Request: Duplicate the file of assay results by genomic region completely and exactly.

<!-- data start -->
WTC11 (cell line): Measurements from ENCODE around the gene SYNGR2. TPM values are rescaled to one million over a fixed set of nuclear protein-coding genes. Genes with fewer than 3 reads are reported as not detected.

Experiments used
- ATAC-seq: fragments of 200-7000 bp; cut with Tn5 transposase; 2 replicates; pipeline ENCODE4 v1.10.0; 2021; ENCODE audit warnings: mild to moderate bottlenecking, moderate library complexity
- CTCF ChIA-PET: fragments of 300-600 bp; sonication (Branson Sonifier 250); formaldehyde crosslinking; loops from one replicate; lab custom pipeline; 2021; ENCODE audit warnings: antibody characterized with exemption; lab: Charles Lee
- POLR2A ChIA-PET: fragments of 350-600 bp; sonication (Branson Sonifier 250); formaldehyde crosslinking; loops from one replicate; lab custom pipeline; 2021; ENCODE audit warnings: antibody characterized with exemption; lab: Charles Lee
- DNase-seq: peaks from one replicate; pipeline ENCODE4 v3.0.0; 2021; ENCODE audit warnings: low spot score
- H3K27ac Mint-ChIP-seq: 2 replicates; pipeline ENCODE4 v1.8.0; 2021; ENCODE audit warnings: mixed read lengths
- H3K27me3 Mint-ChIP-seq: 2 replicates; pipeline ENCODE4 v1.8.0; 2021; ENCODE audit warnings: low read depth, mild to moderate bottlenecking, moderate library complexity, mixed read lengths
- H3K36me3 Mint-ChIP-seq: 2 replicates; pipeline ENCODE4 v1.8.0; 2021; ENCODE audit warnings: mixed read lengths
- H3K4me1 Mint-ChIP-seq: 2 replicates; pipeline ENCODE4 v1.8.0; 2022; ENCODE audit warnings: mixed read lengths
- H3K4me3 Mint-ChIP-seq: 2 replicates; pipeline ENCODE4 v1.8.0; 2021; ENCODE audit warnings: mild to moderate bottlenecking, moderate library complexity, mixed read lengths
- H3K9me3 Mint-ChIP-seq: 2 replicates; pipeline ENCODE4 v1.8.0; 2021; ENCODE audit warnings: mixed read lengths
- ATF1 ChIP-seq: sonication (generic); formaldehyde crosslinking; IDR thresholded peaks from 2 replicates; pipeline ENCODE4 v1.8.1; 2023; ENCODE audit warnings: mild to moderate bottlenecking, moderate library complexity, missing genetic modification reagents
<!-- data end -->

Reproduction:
WTC11 (cell line): Measurements from ENCODE around the gene SYNGR2. TPM values are rescaled to one million over a fixed set of nuclear protein-coding genes. Genes with fewer than 3 reads are reported as not detected.

Experiments used
- ATAC-seq: fragments of 200-7000 bp; cut with Tn5 transposase; 2 replicates; pipeline ENCODE4 v1.10.0; 2021; ENCODE audit warnings: mild to moderate bottlenecking, moderate library complexity
- CTCF ChIA-PET: fragments of 300-600 bp; sonication (Branson Sonifier 250); formaldehyde crosslinking; loops from one replicate; lab custom pipeline; 2021; ENCODE audit warnings: antibody characterized with exemption; lab: Charles Lee
- POLR2A ChIA-PET: fragments of 350-600 bp; sonication (Branson Sonifier 250); formaldehyde crosslinking; loops from one replicate; lab custom pipeline; 2021; ENCODE audit warnings: antibody characterized with exemption; lab: Charles Lee
- DNase-seq: peaks from one replicate; pipeline ENCODE4 v3.0.0; 2021; ENCODE audit warnings: low spot score
- H3K27ac Mint-ChIP-seq: 2 replicates; pipeline ENCODE4 v1.8.0; 2021; ENCODE audit warnings: mixed read lengths
- H3K27me3 Mint-ChIP-seq: 2 replicates; pipeline ENCODE4 v1.8.0; 2021; ENCODE audit warnings: low read depth, mild to moderate bottlenecking, moderate library complexity, mixed read lengths
- H3K36me3 Mint-ChIP-seq: 2 replicates; pipeline ENCODE4 v1.8.0; 2021; ENCODE audit warnings: mixed read lengths
- H3K4me1 Mint-ChIP-seq: 2 replicates; pipeline ENCODE4 v1.8.0; 2022; ENCODE audit warnings: mixed read lengths
- H3K4me3 Mint-ChIP-seq: 2 replicates; pipeline ENCODE4 v1.8.0; 2021; ENCODE audit warnings: mild to moderate bottlenecking, moderate library complexity, mixed read lengths
- H3K9me3 Mint-ChIP-seq: 2 replicates; pipeline ENCODE4 v1.8.0; 2021; ENCODE audit warnings: mixed read lengths
- ATF1 ChIP-seq: sonication (generic); formaldehyde crosslinking; IDR thresholded peaks from 2 replicates; pipeline ENCODE4 v1.8.1; 2023; ENCODE audit warnings: mild to moderate bottlenecking, moderate library complexity, missing genetic modification reagents